The most common reason I see people in their 30′s or 40′s to get their teeth straightened for a second time is because they stopped wearing their retainers and their lower teeth crowded up. It is for this reason I typically use a bonded (fixed) retainer on the inside of the lower front 6 teeth after we are done with treatment. It is not visible to others and after a day or two people really don’t notice them that much. Those bite forces I mentioned earlier have a tendency to make the lower canine teeth collapse inward toward the tongue over time. As the canine teeth drop back, the lower front teeth (incisors) tend to crowd up. With the lower bonded retainer in place this can’t happen. Of course, if someone doesn’t want this type of retainer, I will make them a removable retainer.
For most of our patients, we make a removable upper retainer. This is either a traditional retainer that has the wire that goes across the front teeth, or a clear plastic retainer that is form fitted to the teeth. Both types have their advantages. The nice aspect of a traditional retainer is that the orthodontist can move teeth with it (we can with the clear retainer as well, but on a much more limited basis). If a tooth moves, I can put a bend in the wire and move it back. Having said that, whenever possible, I do like to use the clear retainer. It’s clear! People can’t really see it, and patient compliance is higher with this type of retainer.
When we have a patient that started out with a very large gap between their upper front teeth, in addition to the removable upper retainer, we may also bond the upper two front teeth together to prevent the gap from opening again.
People will often ask, “How long do I have to wear my retainer?”. The answer is “How long do you want your teeth to stay straight?” It is a long term proposition. Now that certainly doesn’t mean you have to wear it all the time forever. We start people off with full time wear (take it out to eat, brush, and for sports). As soon as we can we start to cut back on the number of hours a day it needs to be worn. For most of our patients, we have them wearing it just at night within about six months. Eventually, we like to get to the point where people are just putting it in a night or two a week to keep things straight.
Check out our retainer video on youtube to see images of different kinds of retainers.
Minecraft type games for ios.
Minecraft has become a phenomenon on PCs, Macs, and more recently on ios devices (iPad, iPod, iPhone). Minecraft comes under the heading of ‘Sandbox Games’. Basically, Sandbox Games are games where the game is a world that you can interact with. Most of them are 3D and the world is made of blocks. These blocks can be altered, removed, or new ones can be placed. You can create anything that you want. Giant buildings, entire cities, space ships, or whatever you want. The only limit is your imagination.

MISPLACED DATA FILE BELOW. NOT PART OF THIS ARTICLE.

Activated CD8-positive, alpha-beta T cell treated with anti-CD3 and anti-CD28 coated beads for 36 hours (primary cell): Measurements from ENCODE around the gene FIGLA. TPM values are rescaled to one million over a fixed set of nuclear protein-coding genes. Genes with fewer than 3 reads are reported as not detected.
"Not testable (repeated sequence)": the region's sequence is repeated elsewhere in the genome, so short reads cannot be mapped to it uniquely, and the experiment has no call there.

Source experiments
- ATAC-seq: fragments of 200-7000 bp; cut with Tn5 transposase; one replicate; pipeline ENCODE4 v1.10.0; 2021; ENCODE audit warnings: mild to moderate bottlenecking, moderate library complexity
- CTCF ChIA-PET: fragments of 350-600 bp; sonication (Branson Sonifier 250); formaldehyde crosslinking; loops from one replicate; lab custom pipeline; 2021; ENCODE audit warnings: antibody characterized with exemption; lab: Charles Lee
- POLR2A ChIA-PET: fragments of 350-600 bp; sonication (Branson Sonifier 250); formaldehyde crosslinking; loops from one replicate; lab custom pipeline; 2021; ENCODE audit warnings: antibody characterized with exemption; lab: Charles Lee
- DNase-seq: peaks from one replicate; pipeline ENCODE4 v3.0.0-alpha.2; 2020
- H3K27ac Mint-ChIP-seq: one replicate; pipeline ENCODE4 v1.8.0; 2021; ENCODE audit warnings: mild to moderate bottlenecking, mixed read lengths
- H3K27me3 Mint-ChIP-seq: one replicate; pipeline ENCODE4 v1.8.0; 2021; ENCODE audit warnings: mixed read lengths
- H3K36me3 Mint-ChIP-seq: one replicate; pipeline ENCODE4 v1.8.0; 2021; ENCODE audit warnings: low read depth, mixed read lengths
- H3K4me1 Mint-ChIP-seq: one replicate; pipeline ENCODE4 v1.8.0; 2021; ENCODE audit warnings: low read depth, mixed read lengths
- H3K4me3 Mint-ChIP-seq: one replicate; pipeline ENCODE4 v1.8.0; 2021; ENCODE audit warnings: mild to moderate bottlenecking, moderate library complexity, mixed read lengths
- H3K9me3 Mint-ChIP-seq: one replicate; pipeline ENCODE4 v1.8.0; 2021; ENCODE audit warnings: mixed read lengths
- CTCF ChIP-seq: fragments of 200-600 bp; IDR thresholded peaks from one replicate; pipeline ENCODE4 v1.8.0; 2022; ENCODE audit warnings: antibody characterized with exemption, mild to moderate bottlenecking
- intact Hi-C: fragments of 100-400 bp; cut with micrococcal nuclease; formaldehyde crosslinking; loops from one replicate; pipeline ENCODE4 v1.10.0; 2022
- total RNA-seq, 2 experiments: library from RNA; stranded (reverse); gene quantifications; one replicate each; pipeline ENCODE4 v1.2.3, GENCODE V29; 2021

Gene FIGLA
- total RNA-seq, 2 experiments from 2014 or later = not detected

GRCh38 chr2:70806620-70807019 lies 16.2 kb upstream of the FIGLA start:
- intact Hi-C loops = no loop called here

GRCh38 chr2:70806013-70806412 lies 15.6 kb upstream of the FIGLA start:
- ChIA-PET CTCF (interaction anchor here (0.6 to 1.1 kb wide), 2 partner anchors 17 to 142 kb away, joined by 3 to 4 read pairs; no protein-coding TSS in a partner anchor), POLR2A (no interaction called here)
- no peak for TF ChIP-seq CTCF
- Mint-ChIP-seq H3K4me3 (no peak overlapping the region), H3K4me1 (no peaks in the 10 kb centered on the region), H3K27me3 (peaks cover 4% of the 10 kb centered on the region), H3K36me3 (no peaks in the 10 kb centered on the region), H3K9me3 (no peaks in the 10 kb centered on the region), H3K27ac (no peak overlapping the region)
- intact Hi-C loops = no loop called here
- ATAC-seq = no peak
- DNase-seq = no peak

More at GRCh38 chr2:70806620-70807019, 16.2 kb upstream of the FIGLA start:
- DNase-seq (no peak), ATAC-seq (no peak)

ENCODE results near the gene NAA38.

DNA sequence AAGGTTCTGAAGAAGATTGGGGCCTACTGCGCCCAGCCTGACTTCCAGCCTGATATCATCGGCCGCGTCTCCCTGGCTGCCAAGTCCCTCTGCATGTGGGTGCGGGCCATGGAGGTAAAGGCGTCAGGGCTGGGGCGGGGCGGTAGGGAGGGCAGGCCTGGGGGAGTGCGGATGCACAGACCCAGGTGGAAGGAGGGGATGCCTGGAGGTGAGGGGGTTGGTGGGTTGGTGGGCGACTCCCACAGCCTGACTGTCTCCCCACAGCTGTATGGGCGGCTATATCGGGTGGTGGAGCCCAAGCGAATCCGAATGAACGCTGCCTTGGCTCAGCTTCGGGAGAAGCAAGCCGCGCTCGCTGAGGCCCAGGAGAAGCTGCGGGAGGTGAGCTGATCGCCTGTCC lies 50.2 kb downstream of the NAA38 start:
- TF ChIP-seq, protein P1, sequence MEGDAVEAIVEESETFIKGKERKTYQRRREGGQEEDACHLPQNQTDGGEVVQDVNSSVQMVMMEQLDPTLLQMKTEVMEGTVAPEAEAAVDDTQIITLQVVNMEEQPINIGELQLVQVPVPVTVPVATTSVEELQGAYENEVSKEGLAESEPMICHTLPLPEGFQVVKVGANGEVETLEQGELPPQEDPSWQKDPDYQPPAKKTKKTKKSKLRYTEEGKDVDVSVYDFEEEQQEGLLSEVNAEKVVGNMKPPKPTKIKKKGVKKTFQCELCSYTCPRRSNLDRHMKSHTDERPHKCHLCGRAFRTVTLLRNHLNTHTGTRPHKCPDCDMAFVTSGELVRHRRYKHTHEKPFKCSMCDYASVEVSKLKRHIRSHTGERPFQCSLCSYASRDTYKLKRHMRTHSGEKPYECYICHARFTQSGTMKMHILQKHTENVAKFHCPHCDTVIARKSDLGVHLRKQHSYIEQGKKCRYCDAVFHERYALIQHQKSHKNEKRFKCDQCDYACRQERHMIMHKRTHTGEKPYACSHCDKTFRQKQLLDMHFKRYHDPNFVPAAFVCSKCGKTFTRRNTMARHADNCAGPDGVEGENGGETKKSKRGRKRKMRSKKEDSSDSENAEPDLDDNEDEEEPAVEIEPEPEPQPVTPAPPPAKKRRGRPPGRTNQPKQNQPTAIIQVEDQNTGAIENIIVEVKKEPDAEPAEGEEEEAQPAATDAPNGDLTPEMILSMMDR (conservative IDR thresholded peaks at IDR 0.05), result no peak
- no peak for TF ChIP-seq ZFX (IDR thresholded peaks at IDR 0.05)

With the popularity of minecraft, similar sandbox type games have started to appear in the app store in itunes. Each one has it’s own personality and unique characteristics. The games demonstrated in this video are: block fortress, eden, block earth, survival craft.
Block Fortress is unique in the fact that it is actually a hybrid game. It is a cross between a sandbox game an another type of game called a tower defense game. In tower defense games, the gameplay involves building defenses to a fortress that is then attacked by an enemy. Whether or not you win is dependent on how well you have designed your defenses. In block fortress, you build a fortress out of blocks. Some of these blocks have defensive capabilities (missile launchers, canons, that kind of thing). There is some ‘crafting’ involved. There are mineral deposits in the landscape that you need to utilize to build your defenses. You pick the difficulty level of the game. After you have built your fortress, you start the attack and see how you do. Your character is also involved in the defense and you can have a variety of hand held weapons to aid in the defense of your fortress.
Eden is a classic sandbox game. Your world is made of blocks that you can interact with and build things. There is no ‘crafting’ in Eden, but they give you a variety of blocks to work with. The world is populated with a bunch of cute, bouncy creatures. They leave you alone as long as you leave them alone. You have the option to change the colors of blocks or the creatures themselves. You do have the ability to set fires, and of course, there is TNT for blowing stuff up. Eden is a cute game that would be an appropriate game to introduce younger players to sandbox type games.